Raphael Tsavkko Garcia is a Brazilian freelance journalist.
On Sunday, the Brazilian offshoot of the online news site the Intercept disclosed old private messages between now-Justice Minister Sérgio Moro and the task force of “Operation Car Wash,” the wide ranging corruption probe started in 2014 that led to the conviction and jailing of former president Luiz Inácio Lula da Silva, among many other high-profile figures.
Moro, a former crusading anti-corruption judge, exchanged messages with members of the attorney general’s office, including Deltan Dellagnol, who coordinated the Operation Car Wash task force. Among the conversations, the report shows that Dellagnol was reticent about the robustness of evidence against da Silva, later convicted by Moro. Car Wash prosecutors also worried about the political impact of an interview between da Silva, in prison, and journalist Monica Bergamo near the 2018 election, which could help candidate Fernando Haddad, supported by da Silva.
More seriously, the messages show clear collusion between a judge and prosecutors to convict those involved in the operation.
Beyond the immediate implications — such as the possible reversal of convictions and the political impact to Moro and to President Jair Bolsonaro’s plans to appoint him to the Supreme Court — it remains to be seen how Brazilians will react.
The Car Wash investigations (known as “Lava Jato” in Portuguese) uncovered millions of dollars of theft by white-collar criminals and off-the-books kickbacks by Brazil’s largest construction firms to politicians and political parties, including the governing Workers’ Party and its allies in the ruling coalition.
Car Wash played a big role in the wave of sentiment against da Silva’s Workers’ Party in the past few years. That sentiment helped catapult the current far-right president to power.
Collusion between a judge and members of the federal prosecutor’s office is illegal and for that Moro should resign intermediately. Furthermore, it would be unthinkable for him to even be considered for the Supreme Court.
But there’s more at stake here for Brazil.
The Car Wash investigation enjoyed broad popular support and was hailed abroad as an example of the strength of an independent judiciary going after powerful interests. If proof were to emerge that the investigations and prosecutions were politically motivated (as many da Silva supporters charge), it would be a mortal blow to institutional independence and credibility — a dangerous development in a country already in the grips of right-wing populism and facing deep economic and social crisis.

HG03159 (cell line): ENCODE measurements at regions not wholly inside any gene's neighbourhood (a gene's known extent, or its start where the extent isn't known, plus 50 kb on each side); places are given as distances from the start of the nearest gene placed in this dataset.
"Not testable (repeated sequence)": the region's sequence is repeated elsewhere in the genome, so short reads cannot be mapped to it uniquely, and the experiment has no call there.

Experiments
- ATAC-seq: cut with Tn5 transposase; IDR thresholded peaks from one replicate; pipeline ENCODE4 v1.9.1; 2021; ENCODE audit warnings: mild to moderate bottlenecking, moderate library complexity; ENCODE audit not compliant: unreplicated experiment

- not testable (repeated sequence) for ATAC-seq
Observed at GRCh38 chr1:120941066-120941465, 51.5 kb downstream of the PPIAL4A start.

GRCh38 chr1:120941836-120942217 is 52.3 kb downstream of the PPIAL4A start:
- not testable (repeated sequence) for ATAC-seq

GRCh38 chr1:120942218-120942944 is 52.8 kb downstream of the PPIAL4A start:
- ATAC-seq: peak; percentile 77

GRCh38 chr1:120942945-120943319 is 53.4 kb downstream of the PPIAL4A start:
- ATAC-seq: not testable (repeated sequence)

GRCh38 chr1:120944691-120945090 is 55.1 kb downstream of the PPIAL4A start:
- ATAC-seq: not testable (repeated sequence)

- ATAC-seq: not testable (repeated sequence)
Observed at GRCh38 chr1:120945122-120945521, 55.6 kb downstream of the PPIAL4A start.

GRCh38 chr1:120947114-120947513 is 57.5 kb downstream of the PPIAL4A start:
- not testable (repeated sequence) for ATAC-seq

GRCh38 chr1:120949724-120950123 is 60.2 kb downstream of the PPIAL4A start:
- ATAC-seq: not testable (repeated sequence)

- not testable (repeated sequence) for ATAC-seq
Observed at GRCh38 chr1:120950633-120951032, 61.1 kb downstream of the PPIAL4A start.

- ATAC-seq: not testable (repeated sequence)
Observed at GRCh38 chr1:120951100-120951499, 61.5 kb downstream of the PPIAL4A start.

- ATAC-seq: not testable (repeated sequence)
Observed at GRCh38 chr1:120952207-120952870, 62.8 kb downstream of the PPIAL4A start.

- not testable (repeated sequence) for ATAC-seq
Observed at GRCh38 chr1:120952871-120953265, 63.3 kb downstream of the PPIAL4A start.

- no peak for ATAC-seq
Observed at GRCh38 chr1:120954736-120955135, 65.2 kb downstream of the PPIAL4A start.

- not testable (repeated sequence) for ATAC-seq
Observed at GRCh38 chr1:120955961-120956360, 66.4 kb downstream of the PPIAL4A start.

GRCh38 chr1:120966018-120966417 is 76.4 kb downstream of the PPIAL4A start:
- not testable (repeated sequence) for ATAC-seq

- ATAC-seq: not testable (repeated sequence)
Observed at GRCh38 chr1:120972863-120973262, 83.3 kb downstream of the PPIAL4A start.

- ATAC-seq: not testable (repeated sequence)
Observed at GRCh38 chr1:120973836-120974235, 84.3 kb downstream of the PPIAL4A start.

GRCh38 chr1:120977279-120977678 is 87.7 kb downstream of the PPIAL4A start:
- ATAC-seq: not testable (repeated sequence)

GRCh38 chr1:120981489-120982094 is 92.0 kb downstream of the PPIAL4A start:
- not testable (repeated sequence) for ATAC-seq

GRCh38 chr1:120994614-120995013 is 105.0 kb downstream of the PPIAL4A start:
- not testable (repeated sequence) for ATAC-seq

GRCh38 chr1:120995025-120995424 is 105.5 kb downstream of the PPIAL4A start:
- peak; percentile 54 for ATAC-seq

Widespread distrust of institutions will feed the “salvationist” narrative taking hold in Brazilian politics. Bolsonaro is a direct product of that — and he won before these recent revelations about Lava Jato.
It’s important to note that no evidence has emerged exonerating da Silva and others convicted by the operation. It’s possible that the prosecutions were flawed, even marked by illegal practices, but serious crimes were still committed. It will be up to the Supreme Court to decide what cases to revisit or convictions to throw out. At this point, it’s impossible to predict the outcome since the court has become increasingly politicized, much more than a normal lower court.
The Supreme Court’s decisions can be (and often are) guided by popular moods. In social media, there is already a battle of hashtags raging between supporters and opponents of the Lava Jato (as well as between supporters of Bolsonaro and da Silva).
For now, Moro deserves nothing but political ostracism and to answer for his actions to the competent authorities. A full review of Operation Car Wash is also necessary, as well as the purge of those involved in the conversations and practices of blatant illegalities.
Brazil’s future as an institutional democracy may depend on what happens next.